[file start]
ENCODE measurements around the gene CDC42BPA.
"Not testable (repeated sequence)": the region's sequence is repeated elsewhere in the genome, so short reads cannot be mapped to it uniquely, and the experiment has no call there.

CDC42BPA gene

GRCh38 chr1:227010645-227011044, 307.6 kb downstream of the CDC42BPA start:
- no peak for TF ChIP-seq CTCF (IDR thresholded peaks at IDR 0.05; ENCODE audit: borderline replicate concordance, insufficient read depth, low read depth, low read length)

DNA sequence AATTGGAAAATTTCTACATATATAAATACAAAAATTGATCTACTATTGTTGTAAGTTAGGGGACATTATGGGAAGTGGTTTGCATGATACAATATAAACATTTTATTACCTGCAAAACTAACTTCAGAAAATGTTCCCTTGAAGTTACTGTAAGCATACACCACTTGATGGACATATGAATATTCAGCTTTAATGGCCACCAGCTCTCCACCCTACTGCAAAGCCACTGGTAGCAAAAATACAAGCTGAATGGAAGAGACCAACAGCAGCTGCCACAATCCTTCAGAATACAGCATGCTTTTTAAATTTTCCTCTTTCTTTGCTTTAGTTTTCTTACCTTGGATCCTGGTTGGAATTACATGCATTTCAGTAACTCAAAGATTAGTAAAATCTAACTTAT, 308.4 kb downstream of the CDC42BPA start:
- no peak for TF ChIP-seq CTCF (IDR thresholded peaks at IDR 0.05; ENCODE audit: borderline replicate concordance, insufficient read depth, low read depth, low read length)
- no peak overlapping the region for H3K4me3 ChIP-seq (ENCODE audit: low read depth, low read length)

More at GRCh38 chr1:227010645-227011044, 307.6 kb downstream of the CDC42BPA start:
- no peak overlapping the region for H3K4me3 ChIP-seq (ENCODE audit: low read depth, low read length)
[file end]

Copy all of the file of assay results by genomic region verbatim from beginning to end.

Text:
ENCODE measurements around the gene CDC42BPA.
"Not testable (repeated sequence)": the region's sequence is repeated elsewhere in the genome, so short reads cannot be mapped to it uniquely, and the experiment has no call there.

CDC42BPA gene

GRCh38 chr1:227010645-227011044, 307.6 kb downstream of the CDC42BPA start:
- no peak for TF ChIP-seq CTCF (IDR thresholded peaks at IDR 0.05; ENCODE audit: borderline replicate concordance, insufficient read depth, low read depth, low read length)

DNA sequence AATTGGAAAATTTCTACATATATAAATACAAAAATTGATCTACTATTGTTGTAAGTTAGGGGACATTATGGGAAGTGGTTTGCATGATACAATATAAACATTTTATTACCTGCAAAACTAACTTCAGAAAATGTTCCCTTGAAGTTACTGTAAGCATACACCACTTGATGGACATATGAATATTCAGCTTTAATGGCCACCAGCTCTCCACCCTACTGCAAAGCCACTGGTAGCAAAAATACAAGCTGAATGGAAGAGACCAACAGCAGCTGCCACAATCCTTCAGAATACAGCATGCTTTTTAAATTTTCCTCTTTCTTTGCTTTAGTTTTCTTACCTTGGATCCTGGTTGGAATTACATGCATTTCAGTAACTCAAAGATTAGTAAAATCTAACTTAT, 308.4 kb downstream of the CDC42BPA start:
- no peak for TF ChIP-seq CTCF (IDR thresholded peaks at IDR 0.05; ENCODE audit: borderline replicate concordance, insufficient read depth, low read depth, low read length)
- no peak overlapping the region for H3K4me3 ChIP-seq (ENCODE audit: low read depth, low read length)

More at GRCh38 chr1:227010645-227011044, 307.6 kb downstream of the CDC42BPA start:
- no peak overlapping the region for H3K4me3 ChIP-seq (ENCODE audit: low read depth, low read length)